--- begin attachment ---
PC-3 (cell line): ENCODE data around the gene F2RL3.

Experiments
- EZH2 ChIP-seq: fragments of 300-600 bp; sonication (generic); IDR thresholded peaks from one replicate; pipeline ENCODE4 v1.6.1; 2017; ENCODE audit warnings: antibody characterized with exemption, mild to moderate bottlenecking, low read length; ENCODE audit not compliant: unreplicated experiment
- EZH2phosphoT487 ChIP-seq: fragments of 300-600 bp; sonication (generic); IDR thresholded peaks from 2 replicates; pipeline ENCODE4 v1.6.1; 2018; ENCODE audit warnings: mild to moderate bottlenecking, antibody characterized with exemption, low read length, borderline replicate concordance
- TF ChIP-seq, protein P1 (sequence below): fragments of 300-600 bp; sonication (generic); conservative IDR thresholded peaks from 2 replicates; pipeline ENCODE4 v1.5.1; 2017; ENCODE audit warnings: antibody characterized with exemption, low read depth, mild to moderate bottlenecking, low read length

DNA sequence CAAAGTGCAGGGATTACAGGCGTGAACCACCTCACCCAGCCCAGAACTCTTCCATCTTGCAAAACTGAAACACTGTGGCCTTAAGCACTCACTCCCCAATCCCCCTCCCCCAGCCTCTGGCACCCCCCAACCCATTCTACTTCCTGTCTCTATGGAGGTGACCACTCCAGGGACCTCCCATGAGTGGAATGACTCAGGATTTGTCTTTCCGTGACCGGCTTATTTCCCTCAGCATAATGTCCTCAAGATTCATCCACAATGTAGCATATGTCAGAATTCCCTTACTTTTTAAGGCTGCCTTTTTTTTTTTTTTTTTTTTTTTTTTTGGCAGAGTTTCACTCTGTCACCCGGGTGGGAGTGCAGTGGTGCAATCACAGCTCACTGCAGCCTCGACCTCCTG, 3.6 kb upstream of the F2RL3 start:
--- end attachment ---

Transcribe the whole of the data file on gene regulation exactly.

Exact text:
PC-3 (cell line): ENCODE data around the gene F2RL3.

Experiments
- EZH2 ChIP-seq: fragments of 300-600 bp; sonication (generic); IDR thresholded peaks from one replicate; pipeline ENCODE4 v1.6.1; 2017; ENCODE audit warnings: antibody characterized with exemption, mild to moderate bottlenecking, low read length; ENCODE audit not compliant: unreplicated experiment
- EZH2phosphoT487 ChIP-seq: fragments of 300-600 bp; sonication (generic); IDR thresholded peaks from 2 replicates; pipeline ENCODE4 v1.6.1; 2018; ENCODE audit warnings: mild to moderate bottlenecking, antibody characterized with exemption, low read length, borderline replicate concordance
- TF ChIP-seq, protein P1 (sequence below): fragments of 300-600 bp; sonication (generic); conservative IDR thresholded peaks from 2 replicates; pipeline ENCODE4 v1.5.1; 2017; ENCODE audit warnings: antibody characterized with exemption, low read depth, mild to moderate bottlenecking, low read length

DNA sequence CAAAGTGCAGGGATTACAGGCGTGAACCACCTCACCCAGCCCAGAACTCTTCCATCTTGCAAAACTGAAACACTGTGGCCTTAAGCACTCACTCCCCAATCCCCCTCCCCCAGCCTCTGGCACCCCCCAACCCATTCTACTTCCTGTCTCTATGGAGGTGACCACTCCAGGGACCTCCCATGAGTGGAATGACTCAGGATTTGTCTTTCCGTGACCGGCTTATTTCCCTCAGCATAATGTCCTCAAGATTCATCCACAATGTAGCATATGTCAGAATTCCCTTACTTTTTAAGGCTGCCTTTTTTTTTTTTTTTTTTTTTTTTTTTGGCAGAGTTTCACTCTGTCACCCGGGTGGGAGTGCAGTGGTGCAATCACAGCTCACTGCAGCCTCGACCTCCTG, 3.6 kb upstream of the F2RL3 start: